Unilever group CEO Patrick Cescau had one cryptic but telling message for India as a market. "I want India to be for Unilever what China has been for the other company," he said in an oblique reference to the role India's giant Asian neighbour has played in the fortunes of Procter & Gamble, Lever's great rival.
In his second visit to India after taking over as CEO, Mr Cescau was aggressive, confident, and gung-ho about opportunities in the world's second fastest-growing economy. Eloquent about the strength of Unilever's brands, he was delighted with the opportunities in the current market and pushed for greater penetration and growth in market share.
His indirect reference to P&G's enormous success in China could have been aimed at goading the current HLL management. It could also have been a wistful expression of longing for replicating the success of his rival in other great Asian market. China is an enormous success story for P&G.
It is the sixth biggest market for the company with sales of over $2 billion and contribution of turnover of about 3.5%. P&G's sales in China rose at a cumulative annual average rate of 25% between 2002 and 2005. In contrast, growth for Unilever in India has been less than 10% in the past two years.
The company has overcome some of the problems it had faced in the past, but for India to grow as fast as China, many more things need to be done.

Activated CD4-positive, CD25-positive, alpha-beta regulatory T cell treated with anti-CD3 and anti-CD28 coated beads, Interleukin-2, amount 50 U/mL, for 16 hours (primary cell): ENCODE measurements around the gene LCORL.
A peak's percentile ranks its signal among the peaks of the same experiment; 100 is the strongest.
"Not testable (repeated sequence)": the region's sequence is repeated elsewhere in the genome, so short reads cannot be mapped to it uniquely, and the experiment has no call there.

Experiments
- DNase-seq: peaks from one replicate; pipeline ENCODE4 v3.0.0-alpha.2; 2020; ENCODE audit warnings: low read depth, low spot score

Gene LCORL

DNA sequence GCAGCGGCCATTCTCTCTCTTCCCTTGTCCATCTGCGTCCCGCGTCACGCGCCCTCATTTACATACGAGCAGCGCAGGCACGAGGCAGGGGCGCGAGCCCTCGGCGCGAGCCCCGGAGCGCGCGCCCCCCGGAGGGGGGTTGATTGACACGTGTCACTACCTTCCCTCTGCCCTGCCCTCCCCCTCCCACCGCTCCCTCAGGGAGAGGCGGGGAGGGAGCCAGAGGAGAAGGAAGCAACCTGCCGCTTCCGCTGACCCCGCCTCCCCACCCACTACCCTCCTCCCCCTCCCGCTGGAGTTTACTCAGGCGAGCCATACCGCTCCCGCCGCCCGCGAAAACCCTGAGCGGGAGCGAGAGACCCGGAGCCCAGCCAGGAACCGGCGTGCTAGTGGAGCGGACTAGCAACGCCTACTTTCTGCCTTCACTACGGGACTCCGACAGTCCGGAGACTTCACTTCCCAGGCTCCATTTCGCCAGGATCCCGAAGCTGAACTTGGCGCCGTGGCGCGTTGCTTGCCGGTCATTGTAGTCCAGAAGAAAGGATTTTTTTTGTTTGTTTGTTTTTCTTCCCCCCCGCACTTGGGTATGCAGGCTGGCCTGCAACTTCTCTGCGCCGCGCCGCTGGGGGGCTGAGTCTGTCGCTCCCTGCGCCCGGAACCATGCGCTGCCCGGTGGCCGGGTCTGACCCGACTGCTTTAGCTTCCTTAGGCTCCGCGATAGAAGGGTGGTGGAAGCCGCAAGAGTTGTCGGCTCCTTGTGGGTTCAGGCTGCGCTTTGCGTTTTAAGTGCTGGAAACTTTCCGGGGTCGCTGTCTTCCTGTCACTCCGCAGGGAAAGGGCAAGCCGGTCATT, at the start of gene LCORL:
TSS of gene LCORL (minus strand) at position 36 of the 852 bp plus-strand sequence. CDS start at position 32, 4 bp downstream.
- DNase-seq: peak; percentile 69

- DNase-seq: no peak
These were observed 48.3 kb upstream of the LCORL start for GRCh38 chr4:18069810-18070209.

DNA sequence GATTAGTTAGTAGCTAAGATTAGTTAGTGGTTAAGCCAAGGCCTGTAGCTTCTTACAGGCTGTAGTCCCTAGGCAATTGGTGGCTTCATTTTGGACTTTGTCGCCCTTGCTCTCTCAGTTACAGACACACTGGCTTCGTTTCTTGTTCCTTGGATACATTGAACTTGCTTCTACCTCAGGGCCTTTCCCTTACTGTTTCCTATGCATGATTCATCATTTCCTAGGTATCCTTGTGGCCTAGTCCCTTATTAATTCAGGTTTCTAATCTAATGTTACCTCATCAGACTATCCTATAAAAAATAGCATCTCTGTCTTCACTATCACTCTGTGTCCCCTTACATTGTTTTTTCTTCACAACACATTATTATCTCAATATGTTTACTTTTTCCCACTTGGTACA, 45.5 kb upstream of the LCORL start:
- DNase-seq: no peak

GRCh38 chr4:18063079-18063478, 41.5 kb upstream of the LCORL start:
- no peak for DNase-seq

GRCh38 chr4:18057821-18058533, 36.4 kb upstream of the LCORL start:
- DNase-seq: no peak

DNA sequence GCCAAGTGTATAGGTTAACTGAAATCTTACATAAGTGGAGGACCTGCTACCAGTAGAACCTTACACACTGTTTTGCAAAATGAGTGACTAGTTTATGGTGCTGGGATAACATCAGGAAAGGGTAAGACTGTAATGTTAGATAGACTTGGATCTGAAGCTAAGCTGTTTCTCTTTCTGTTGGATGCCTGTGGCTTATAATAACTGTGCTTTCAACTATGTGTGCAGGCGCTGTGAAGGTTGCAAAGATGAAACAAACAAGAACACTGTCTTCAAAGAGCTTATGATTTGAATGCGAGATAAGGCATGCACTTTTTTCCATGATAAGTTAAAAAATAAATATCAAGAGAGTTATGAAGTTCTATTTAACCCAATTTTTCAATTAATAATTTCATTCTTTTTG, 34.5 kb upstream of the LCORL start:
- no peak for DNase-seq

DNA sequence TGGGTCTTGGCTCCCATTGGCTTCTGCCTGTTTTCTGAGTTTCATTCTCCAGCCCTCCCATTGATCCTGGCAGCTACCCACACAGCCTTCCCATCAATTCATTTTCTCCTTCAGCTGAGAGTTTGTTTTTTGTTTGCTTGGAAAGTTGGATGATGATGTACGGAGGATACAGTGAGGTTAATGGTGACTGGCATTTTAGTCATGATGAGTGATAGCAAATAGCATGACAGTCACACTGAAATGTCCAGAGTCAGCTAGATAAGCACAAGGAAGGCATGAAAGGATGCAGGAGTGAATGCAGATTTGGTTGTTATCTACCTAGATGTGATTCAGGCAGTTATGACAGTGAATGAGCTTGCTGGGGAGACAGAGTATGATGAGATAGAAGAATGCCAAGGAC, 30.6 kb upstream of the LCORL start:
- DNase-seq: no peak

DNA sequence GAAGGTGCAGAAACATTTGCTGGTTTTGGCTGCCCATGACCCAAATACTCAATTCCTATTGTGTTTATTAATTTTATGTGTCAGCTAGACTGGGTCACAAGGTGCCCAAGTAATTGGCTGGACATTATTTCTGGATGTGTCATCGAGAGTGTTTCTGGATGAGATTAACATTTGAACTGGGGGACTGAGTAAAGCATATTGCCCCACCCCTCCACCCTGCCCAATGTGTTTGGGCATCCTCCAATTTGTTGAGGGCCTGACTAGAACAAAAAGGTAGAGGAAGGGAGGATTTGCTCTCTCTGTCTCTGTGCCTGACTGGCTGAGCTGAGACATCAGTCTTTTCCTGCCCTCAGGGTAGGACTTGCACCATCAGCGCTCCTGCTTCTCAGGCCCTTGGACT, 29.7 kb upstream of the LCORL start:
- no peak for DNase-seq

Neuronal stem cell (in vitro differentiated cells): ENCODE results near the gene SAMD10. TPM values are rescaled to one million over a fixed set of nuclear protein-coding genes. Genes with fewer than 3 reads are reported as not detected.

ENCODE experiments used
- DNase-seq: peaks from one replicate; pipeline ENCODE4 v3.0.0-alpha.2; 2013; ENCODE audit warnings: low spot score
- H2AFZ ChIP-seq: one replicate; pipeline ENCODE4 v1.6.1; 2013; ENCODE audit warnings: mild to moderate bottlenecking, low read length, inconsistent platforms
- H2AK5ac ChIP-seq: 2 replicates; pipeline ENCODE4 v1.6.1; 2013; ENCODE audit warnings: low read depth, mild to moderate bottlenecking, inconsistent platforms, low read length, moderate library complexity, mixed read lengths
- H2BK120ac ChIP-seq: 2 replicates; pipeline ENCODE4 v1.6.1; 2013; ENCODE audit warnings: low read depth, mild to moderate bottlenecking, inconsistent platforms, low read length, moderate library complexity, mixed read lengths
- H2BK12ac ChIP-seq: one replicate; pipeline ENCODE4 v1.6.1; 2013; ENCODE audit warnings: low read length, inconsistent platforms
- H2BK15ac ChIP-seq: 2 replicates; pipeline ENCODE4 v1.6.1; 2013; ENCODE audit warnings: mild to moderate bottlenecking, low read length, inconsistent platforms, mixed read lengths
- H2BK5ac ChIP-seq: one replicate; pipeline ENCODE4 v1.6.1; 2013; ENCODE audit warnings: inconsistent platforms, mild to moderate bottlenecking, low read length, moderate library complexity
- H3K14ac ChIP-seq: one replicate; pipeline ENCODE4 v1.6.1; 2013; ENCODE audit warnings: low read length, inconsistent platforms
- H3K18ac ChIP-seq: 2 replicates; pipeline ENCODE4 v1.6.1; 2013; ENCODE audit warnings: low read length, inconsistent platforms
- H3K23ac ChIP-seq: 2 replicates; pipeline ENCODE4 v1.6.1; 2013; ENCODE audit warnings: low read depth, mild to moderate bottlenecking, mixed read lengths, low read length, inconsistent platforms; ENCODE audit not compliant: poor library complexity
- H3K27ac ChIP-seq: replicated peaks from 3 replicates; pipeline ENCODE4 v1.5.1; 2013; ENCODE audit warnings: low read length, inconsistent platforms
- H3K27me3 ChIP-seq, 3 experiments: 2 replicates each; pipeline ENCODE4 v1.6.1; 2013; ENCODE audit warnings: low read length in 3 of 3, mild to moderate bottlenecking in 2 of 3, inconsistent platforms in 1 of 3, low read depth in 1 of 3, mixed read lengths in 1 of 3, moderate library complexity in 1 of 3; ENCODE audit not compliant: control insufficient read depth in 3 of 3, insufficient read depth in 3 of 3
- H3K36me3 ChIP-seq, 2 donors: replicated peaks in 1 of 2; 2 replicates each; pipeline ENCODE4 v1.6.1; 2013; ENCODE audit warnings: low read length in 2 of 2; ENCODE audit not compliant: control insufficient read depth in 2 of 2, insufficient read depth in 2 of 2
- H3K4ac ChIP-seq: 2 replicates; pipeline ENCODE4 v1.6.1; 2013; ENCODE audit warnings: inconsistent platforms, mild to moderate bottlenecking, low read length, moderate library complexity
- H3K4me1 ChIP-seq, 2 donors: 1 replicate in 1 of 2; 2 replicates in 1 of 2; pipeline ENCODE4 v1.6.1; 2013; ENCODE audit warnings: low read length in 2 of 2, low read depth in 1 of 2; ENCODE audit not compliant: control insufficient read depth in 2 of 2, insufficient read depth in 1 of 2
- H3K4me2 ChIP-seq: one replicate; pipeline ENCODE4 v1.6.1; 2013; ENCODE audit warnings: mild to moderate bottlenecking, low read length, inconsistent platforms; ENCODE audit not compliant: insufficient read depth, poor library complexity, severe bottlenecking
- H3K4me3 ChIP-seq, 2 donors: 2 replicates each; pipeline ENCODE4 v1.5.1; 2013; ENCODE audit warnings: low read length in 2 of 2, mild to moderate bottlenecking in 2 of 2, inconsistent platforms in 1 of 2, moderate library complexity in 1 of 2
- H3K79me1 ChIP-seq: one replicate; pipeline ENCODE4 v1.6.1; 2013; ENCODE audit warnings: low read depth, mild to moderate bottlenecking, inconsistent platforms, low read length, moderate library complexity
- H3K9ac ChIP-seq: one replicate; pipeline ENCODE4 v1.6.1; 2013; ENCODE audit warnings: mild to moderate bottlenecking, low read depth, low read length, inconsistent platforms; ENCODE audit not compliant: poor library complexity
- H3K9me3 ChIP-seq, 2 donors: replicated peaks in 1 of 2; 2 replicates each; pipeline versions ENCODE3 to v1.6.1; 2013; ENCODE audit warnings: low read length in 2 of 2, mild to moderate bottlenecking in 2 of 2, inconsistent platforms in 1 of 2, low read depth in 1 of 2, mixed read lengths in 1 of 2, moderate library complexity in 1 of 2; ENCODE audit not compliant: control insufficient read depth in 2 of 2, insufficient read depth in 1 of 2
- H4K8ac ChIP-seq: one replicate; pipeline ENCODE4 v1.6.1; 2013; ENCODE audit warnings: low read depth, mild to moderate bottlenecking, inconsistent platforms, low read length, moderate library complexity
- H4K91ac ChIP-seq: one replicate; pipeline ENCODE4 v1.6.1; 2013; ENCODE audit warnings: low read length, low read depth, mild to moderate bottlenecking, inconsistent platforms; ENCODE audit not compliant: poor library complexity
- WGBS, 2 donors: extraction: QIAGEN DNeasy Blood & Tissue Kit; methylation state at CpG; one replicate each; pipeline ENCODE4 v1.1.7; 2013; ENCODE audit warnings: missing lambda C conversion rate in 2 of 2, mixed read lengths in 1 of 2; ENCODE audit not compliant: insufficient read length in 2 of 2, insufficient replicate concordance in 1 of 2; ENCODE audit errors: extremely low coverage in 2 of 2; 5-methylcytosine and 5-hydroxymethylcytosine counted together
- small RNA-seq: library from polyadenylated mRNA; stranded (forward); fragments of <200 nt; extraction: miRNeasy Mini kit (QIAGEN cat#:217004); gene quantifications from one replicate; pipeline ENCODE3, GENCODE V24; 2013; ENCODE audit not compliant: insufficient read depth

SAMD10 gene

For one, HLL needs to maintain its market share in key categories of laundry, soaps and personal care products. It also needs to revisit its strategy in foods. Hindustan Lever has surprisingly struggled in this business despite being a global leader. A high-profile acquisition of Modern Food failed to deliver returns, and a foray into branded staples also did not click with consumers.
Mr Cescau was candid about what needs to be done. "Clearly, in processed foods, the market is not mature enough in India. But we have some strong brands such as Kissan, Knorr and Annapurna. We can bring together under one banner the capabilities in foods business worldwide, the competitive strengths and cost reduction to deliver value to consumers," he added.
In its core businesses, Mr Cescau said that he saw great opportunity with the entry of modern retail formats such as Wal-Mart, Carrefour etc. He pooh-poohed suggestions that HLL's sales and margins would suffer with the entry of modern retail.
"In markets were modern trade has major presence, we have done very well. We have not suffered. It is an opportunity for us to exploit synergies and grow the business in a big way," Mr Cescau added.